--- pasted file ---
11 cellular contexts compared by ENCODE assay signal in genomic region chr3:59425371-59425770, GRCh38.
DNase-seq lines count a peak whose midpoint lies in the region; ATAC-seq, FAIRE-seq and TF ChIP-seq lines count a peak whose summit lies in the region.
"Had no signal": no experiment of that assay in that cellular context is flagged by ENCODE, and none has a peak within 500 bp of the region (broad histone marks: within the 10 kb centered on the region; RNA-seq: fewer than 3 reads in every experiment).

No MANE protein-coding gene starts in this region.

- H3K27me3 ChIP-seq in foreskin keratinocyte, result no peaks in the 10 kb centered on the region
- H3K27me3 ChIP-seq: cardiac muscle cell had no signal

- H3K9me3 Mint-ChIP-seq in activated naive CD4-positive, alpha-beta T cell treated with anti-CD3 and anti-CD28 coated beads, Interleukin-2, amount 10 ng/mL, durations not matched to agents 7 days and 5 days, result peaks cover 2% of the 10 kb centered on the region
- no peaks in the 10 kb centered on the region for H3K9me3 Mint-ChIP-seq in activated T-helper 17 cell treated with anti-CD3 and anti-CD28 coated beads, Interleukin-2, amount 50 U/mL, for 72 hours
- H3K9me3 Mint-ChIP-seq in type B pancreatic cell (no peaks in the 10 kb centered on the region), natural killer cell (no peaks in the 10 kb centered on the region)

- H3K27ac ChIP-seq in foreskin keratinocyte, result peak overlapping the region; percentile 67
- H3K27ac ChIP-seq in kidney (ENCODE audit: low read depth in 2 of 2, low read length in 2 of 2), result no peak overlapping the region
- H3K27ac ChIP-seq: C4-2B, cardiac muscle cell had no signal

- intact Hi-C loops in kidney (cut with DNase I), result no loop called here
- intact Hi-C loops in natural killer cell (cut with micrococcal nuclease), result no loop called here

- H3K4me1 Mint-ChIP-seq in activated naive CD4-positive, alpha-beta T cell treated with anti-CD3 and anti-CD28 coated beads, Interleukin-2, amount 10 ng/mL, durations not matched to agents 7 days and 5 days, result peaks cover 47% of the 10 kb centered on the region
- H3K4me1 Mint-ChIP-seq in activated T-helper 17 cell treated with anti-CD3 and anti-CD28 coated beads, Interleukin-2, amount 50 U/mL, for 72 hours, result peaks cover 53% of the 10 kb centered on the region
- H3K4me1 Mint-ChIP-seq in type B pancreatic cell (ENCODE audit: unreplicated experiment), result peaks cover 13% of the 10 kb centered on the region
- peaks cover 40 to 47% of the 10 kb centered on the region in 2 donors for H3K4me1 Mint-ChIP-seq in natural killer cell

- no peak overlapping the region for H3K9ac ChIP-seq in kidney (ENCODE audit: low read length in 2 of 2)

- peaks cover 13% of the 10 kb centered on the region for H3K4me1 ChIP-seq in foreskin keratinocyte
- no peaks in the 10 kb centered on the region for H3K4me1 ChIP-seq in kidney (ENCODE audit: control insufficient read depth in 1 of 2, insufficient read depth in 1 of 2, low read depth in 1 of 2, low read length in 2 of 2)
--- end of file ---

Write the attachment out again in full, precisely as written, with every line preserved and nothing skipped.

11 cellular contexts compared by ENCODE assay signal in genomic region chr3:59425371-59425770, GRCh38.
DNase-seq lines count a peak whose midpoint lies in the region; ATAC-seq, FAIRE-seq and TF ChIP-seq lines count a peak whose summit lies in the region.
"Had no signal": no experiment of that assay in that cellular context is flagged by ENCODE, and none has a peak within 500 bp of the region (broad histone marks: within the 10 kb centered on the region; RNA-seq: fewer than 3 reads in every experiment).

No MANE protein-coding gene starts in this region.

- H3K27me3 ChIP-seq in foreskin keratinocyte, result no peaks in the 10 kb centered on the region
- H3K27me3 ChIP-seq: cardiac muscle cell had no signal

- H3K9me3 Mint-ChIP-seq in activated naive CD4-positive, alpha-beta T cell treated with anti-CD3 and anti-CD28 coated beads, Interleukin-2, amount 10 ng/mL, durations not matched to agents 7 days and 5 days, result peaks cover 2% of the 10 kb centered on the region
- no peaks in the 10 kb centered on the region for H3K9me3 Mint-ChIP-seq in activated T-helper 17 cell treated with anti-CD3 and anti-CD28 coated beads, Interleukin-2, amount 50 U/mL, for 72 hours
- H3K9me3 Mint-ChIP-seq in type B pancreatic cell (no peaks in the 10 kb centered on the region), natural killer cell (no peaks in the 10 kb centered on the region)

- H3K27ac ChIP-seq in foreskin keratinocyte, result peak overlapping the region; percentile 67
- H3K27ac ChIP-seq in kidney (ENCODE audit: low read depth in 2 of 2, low read length in 2 of 2), result no peak overlapping the region
- H3K27ac ChIP-seq: C4-2B, cardiac muscle cell had no signal

- intact Hi-C loops in kidney (cut with DNase I), result no loop called here
- intact Hi-C loops in natural killer cell (cut with micrococcal nuclease), result no loop called here

- H3K4me1 Mint-ChIP-seq in activated naive CD4-positive, alpha-beta T cell treated with anti-CD3 and anti-CD28 coated beads, Interleukin-2, amount 10 ng/mL, durations not matched to agents 7 days and 5 days, result peaks cover 47% of the 10 kb centered on the region
- H3K4me1 Mint-ChIP-seq in activated T-helper 17 cell treated with anti-CD3 and anti-CD28 coated beads, Interleukin-2, amount 50 U/mL, for 72 hours, result peaks cover 53% of the 10 kb centered on the region
- H3K4me1 Mint-ChIP-seq in type B pancreatic cell (ENCODE audit: unreplicated experiment), result peaks cover 13% of the 10 kb centered on the region
- peaks cover 40 to 47% of the 10 kb centered on the region in 2 donors for H3K4me1 Mint-ChIP-seq in natural killer cell

- no peak overlapping the region for H3K9ac ChIP-seq in kidney (ENCODE audit: low read length in 2 of 2)

- peaks cover 13% of the 10 kb centered on the region for H3K4me1 ChIP-seq in foreskin keratinocyte
- no peaks in the 10 kb centered on the region for H3K4me1 ChIP-seq in kidney (ENCODE audit: control insufficient read depth in 1 of 2, insufficient read depth in 1 of 2, low read depth in 1 of 2, low read length in 2 of 2)